North Korean travel experts have slammed the BBC for putting local guides at risk, saying the country would hold them responsible for the actions of the journalists who posed as LSE students on a tour of the country.
And two tour guides speaking to HuffPost UK said it was relatively easy for anyone to visit the country, and even obtain a journalist visa.
The London School of Economics has expressed fury at BBC journalists who went undercover on a student trip to North Korea, claiming the corporation recklessly endangered students. The BBC claims the students were informed of the risks, necessary to take to get into the country.
Amanda Carr, the British tour manager for Koryo Group tours, based in Beijing, told HuffPost UK: "We are really concerned, when this kind of thing happens, about the impact this has on the guides.
"When visiting North Korea, as a tourist, your guides are 100% responsible for everything that the tourists do. If a journalist goes in, posing as a tourist, it really has repercussions on the guide.
Her company takes around 2,000 people every year to North Korea on organised tours with local guides, the only way of seeing the country. "The guides are open, they are friendly people, there's only about 50 of them in total. I consider some to be very good friends. They have personal lives, they want to do well at work.
"It's so unfair for them to have no control over their future, to be put in jeopardy by this kind of action. We care about them, that's why we don't take journalists. And we don't want to be shut down either."
Her company "would always say no if a journalist wanted us to get them in on a tourist visa. We can help them with the embassy, let them know about trips for journalists. But we can't take them in on tourist visa."
Shan Yu, a director of Young Pioneer Tours, told HuffPost UK that journalists would not be getting to see any more of the country by going on a tourist trip, than they would if they went on a journalists' trip.
"You can go in to the country as a journalist, it's a longer process and you have to sign some waivers, but you can go on a journalists' tour," she said. "If you are a journalist, but you want to go in as a tourist on a personal holiday, you have to sign a piece of paper saying you won't write anything afterwards.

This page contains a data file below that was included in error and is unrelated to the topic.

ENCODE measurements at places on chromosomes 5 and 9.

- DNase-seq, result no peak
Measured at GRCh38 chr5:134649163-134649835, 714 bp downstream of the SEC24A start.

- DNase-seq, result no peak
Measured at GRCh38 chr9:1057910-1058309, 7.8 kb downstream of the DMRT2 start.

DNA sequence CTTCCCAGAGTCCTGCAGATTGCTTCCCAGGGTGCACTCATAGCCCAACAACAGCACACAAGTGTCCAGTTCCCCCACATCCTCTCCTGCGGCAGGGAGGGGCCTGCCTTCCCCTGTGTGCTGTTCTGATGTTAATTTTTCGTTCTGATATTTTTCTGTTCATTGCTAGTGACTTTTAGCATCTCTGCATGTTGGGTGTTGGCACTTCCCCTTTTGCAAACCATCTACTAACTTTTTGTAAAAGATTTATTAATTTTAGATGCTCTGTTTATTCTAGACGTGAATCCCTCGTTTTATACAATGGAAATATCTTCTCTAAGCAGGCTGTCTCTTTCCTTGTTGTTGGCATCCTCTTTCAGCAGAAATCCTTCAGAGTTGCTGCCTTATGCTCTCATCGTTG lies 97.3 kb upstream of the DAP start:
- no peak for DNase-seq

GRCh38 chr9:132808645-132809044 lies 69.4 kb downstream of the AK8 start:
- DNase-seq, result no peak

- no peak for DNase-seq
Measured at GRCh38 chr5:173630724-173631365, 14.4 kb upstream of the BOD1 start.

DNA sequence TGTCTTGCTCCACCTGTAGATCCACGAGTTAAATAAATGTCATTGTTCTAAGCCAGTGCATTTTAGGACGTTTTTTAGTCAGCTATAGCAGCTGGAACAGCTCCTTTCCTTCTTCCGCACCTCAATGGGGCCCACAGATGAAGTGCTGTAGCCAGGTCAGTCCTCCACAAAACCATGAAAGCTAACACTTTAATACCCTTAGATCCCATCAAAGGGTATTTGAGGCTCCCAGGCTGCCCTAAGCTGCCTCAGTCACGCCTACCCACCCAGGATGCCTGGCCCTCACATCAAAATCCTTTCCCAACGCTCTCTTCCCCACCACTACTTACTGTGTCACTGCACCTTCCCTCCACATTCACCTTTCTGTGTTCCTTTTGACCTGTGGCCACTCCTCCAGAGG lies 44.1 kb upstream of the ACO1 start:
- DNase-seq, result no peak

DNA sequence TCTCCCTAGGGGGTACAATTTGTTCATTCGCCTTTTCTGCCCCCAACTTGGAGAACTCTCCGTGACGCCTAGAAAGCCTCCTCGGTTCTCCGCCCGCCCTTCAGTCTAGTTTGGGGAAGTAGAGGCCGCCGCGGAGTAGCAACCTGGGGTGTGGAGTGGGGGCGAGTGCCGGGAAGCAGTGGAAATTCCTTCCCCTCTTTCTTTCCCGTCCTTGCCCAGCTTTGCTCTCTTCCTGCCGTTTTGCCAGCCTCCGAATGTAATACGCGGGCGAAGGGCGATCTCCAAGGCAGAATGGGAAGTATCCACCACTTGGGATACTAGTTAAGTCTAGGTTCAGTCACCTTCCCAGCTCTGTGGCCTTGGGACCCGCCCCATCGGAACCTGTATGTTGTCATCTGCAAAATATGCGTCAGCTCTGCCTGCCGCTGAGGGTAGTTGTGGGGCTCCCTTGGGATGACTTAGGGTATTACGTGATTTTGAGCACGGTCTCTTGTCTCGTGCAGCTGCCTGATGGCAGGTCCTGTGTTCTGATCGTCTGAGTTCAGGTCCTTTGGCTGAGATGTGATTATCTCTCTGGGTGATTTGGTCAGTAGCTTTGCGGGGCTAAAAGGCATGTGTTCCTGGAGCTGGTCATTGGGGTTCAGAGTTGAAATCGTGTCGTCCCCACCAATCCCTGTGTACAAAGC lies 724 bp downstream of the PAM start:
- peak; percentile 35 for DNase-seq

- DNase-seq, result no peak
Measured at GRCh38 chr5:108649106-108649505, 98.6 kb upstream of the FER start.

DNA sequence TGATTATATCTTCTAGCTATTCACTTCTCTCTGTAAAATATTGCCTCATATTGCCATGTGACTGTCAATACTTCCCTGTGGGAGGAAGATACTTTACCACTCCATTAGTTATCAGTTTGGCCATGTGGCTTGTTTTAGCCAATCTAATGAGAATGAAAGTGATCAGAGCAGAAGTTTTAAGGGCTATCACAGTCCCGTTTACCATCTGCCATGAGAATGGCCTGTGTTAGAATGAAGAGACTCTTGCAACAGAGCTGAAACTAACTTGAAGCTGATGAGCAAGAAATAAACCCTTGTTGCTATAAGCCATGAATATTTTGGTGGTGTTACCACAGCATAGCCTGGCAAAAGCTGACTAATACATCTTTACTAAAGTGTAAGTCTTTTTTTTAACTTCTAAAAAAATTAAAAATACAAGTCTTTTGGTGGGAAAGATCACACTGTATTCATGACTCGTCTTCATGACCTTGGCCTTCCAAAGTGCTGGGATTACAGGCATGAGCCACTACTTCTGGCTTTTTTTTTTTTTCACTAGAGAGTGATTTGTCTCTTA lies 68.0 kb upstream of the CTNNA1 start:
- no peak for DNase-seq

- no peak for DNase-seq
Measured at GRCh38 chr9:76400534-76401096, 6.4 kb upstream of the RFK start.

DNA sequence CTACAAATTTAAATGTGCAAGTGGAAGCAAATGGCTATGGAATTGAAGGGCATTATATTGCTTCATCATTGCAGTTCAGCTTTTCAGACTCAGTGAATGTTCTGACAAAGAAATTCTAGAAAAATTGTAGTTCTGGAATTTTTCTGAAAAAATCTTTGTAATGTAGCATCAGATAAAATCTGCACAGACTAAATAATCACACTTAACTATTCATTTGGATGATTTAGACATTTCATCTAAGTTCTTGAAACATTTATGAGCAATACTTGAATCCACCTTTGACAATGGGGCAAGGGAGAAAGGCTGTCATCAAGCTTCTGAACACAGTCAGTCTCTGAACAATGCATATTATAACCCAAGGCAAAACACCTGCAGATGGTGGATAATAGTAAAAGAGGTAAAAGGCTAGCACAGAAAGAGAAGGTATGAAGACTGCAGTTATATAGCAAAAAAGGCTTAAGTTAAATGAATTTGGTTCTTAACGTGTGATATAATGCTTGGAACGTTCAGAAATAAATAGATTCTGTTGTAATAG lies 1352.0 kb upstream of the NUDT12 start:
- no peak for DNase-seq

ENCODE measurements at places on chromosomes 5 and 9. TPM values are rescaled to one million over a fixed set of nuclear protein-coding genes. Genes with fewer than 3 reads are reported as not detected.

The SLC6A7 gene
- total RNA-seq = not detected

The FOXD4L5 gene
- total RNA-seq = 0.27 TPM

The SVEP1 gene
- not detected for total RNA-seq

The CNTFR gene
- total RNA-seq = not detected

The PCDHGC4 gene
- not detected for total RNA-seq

On the BBC, she said they are "taking a major risk, lying to go there. It is really irresponsible, they put their guide in a very difficult situation, and the people who arranged that tour."
Professor Keith Howard from the Centre of Korean Studies at SOAS told HuffPost UK the impact on the Korean guides had been over looked "perhaps most damningly."
"Away from the public eye and lacking any of the protection that a foreign passport gives to the students and journalists who took the trip, the North Koreans who helped facilitate the tour will certainly have been accused of not having done their job properly," he said.
"We are only too aware of North Korea’s human rights record, and those left behind – the guides, drivers, tour managers, and so on – will now face the regime’s approbation.
"The journalists involved appear, then, to be prepared to consign those they have deceived but taken advantage of to prison sentences, loss of jobs and rations, and isolation.
"In no way can this be countenanced, surely. And, besides this, the tour agency who arranged the trip will, of course, see its income decline, as the North Korean regime stamps down on its activities."
A BBC spokeswoman told HuffPost UK: “The guides were not acting in a private capacity; rather they were effectively spokespeople for the regime and its presentation to the outside world.
"How they will be presented in the programme must remain an editorial matter for the BBC. The film will be constructed and edited properly and a fair portrayal given of the guides.”
For now, both Koryo and YPT stress, it is easy for foreigners to visit, and still safe to go.
Carr told HuffPost UK: "We were told by our travel partners in Pyongyang and the British Embassy that we should carry on running tours as normal. We have not had to cancel anything at all."
"It's very easy to go if you are any nationality but South Korean," Shan said. "Some people do think you can just go to the embassy and get a visa and backpack around. You can't do that. You have to go with a tour, you have to follow the itinerary, the itinerary is pre-approved by the government.
"You can't just run around by yourself, you have to follow the guides' instructions."
But the group tours are not as restrictive as people think, Carr argues, and private tours are possible. "There is nowhere that's compulsory to visit. The longest tour is 17 days, which pretty much covers everything.
People think it will be more restrictive that it is, you are accompanied at all times, and there are some restrictions on photography around military sites.
"As long as you follow those rules, people are surprised how much they feel they are not restricted, especially if they know Korean. If they do, they can go up to people, start up conversations. Kids are not so wary of foreigners now, they shout 'hello' and wave.
"Our demographic are generally very well travelled, North Korea is one of the last places they visit. But now, people are coming who aren't so experienced, not country collectors."
- An Irrational Leader Or Just A Young Man Trying To Prove Himself?
- North Korea Hosts 'Friendship Boosting' Arts Festival
- Cyber War Threatens Real-World Conflict In Korean Peninsula
- North Korea Calls On Foreigners To Leave South Korea
- North Korea 'Preparing For Fourth Nuclear Test'
- Propaganda Victory After US Cancels ICBM Test